The New Year will start with an exhibition curated by artist Stuart Whipps called Lights of Leamington. In the 1950s a festival called The Lights of Leamington drew 300,000 visitors to the town. Thousands of coloured electric lights turned Jephson Gardens into a wonderland. The last event took place in October 1961. This eclectic exhibition, selected and curated by Birmingham based artist Stuart Whipps, brings the theme up to date showing the diverse ways light runs through the collection at Leamington Spa Art Gallery & Museum. The show will open with a preview on Thursday 18 January from 6-7.30pm. Speeches will take place in the foyer area at 6.30pm. Stuart Whipps will also give an introductory talk for Lights of Leamington at a Friday Focus Extra on 19 January at 1pm.

This exhibition is the first that will take place both in the exhibition space and the foyer area. Supported by the Arts Council, it is part of a major redesign that started with the moving of the art gallery desk and will continue with the installation of designs by artist Lyndall Phelps in January.

This will be followed by the New Displays which will be installed in the main gallery through the first half of February. We will be changing the pictures on display and including some old favourites, while incorporating a new layout and colour scheme. We shall also be including a dementia friendly area.

Huw Jones and Lily Crowther, the Human History Curators, are working on an exhibition about World War One. It will explore the stories of locals on active service at the front, as well as the impact of the war on life in Leamington. The town was particularly active in the treatment of wounded servicemen; many were treated at the Pump Rooms. The exhibition will open at the end of July 2018 and close on Armistice Day, marking 100 years since the end of the war.

In the autumn, we will also be marking the centenary of women’s suffrage with a display on the Mezzanine looking at local suffragists.

We are looking forward to organising a lecture in May by Thomas Plant, who used to work closely with David Barby on Flog It! More details will be circulated in the New Year. The lecture will be in memory of Christine Percival and will be an opportunity for FLAG members to gather together; potential new members can also attend, if space allows.

Chloe Johnson & Alice Swatton,
December 2017


Our events programme includes a print workshop with Corinna Spencer, necklace making with Eleanor Allitt, an introduction to collage with Victoria Smith and a drawing class with Mary Riley. All workshops are now available to book online via www.warwickdc.gov.uk/royalpumprooms and through our Box Office in the Royal Pump Rooms foyer, 01926 334418. There will be family friendly activities to mark Valentine’s Day and Mothering Sunday and we shall also be linking up with the Library for an Easter Elephant Art Extravaganza!

I have been in post for just over six months now and I’m starting to get to know many of you in FLAG. I would like to thank you for your on going support and encouragement, particularly with Friday Focus and Santa’s Grotto. I have been made to feel incredibly welcome and feel very privileged to be here doing a job I love (despite being very busy!)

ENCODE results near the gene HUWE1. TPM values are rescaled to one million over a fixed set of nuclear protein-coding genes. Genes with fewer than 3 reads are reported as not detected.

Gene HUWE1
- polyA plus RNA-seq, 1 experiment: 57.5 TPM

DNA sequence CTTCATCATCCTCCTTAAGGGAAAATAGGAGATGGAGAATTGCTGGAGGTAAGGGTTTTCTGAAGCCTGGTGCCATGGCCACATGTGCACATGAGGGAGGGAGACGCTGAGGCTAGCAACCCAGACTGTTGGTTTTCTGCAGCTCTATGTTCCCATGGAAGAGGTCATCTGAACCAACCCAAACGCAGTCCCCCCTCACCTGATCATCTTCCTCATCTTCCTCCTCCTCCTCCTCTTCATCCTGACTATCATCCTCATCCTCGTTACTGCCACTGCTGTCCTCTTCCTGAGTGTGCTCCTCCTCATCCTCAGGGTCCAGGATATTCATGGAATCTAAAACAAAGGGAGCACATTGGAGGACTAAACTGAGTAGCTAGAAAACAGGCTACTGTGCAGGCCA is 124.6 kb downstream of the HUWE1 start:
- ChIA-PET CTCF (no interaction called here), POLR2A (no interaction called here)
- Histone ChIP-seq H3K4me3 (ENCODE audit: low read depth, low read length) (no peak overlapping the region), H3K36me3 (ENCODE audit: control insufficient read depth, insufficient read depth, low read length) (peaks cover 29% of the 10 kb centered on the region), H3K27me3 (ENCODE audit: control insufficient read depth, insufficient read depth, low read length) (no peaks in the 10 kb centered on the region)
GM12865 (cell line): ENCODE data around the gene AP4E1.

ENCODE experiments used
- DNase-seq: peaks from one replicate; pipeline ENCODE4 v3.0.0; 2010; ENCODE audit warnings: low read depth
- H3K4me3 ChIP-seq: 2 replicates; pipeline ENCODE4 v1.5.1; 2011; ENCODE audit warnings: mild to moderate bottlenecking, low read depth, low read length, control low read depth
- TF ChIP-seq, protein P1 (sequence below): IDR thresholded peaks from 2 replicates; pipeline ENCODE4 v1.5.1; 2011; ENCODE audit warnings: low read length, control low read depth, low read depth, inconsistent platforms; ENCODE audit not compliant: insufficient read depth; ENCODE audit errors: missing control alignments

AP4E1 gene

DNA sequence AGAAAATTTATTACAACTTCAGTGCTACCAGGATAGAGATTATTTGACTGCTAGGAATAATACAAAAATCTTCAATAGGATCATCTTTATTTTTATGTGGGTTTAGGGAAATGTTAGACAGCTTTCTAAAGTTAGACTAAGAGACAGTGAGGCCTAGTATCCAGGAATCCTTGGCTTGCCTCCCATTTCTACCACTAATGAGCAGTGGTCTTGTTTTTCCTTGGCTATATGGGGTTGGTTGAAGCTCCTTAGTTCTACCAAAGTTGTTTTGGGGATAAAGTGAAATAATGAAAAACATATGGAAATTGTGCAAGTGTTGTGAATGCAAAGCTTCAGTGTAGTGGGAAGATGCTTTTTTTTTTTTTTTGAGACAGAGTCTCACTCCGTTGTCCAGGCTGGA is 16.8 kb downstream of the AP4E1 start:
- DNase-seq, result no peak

As well as continuing to run regular events and school trips, we’re in the planning stage of creating new trails for the gallery which will include handling activities and games. They will hopefully bring our wonderful collection to life and are going to be aimed at primary school age children. We’re also developing ‘handling objects’ for some of our paintings which will be included in the rehang. It’s hoped these will help visitors with learning difficulties or those living with dementia. We’re also in the process of creating an art tour for adults. I’m sure we’ll ask you to help us trial at some point in the New Year.

Sally Larke
Learning & Engagement Officer
December 2017

The Benevolent Despot

Have you got a favourite picture in the current exhibition, brilliantly titled “The Benevolent Despot? This almost classic oxymoron hooks you into viewing the eclectic collection of pictures and other interesting pieces donated by Alderman Alfred Holt to the embryonic Art Gallery attached to the old library building in Avenue Rd. Initially his bequests formed the basis of the current stock of art now rehoused, of course, and added to by many other benefactors including his wife. What a divergent gift it turned out to be, ranging from landscapes to portraits, still life to townscapes, conversation pieces to posed portraits, seascapes to regular harbour scenes there is something for everyone. The styles are varied, the media also. It is a remarkable testimony to his breadth of vision, of taste and of the depths of his pocket.

When I was asked the question that heads this piece I found myself at a loss: spoilt for choice one might say. Then I remembered my swift intake of breath on first seeing the display and remarking on the two pictures of three women, entirely dissimilar except for the number of figures in each and their common gender.

Do you recall the large painting to the left as you entered the gallery? It is titled “The Three Generations" then, a little further round, a small canvas entitled “The Cronies". Don’t they make a contrast? Both are oil on canvas, both by somewhat overlooked artists who saw in their compositions an opportunity to make a statement about the bonding or otherwise of women whom we can speculate as being related to each other either by blood or proximity.

"The Three Generations" is a remarkable study of three Middle Eastern Ladies by an Armenian artist, Sarkis Katchadourian depicting the women moving towards greater freedom in dress through the generations shown here. The sombre black of the matriarch, relieved by a dark, patterned underskirt, is stark against the white chadors worn by the younger women, sisters perhaps, who exhibit vibrant coloured skirts, and whose features are shown more clearly as the younger of the two looks out challengingly from the picture. One could see them as representing the past, present and future, not only in dress but also in life-style and in opportunities to work and fulfil their dreams.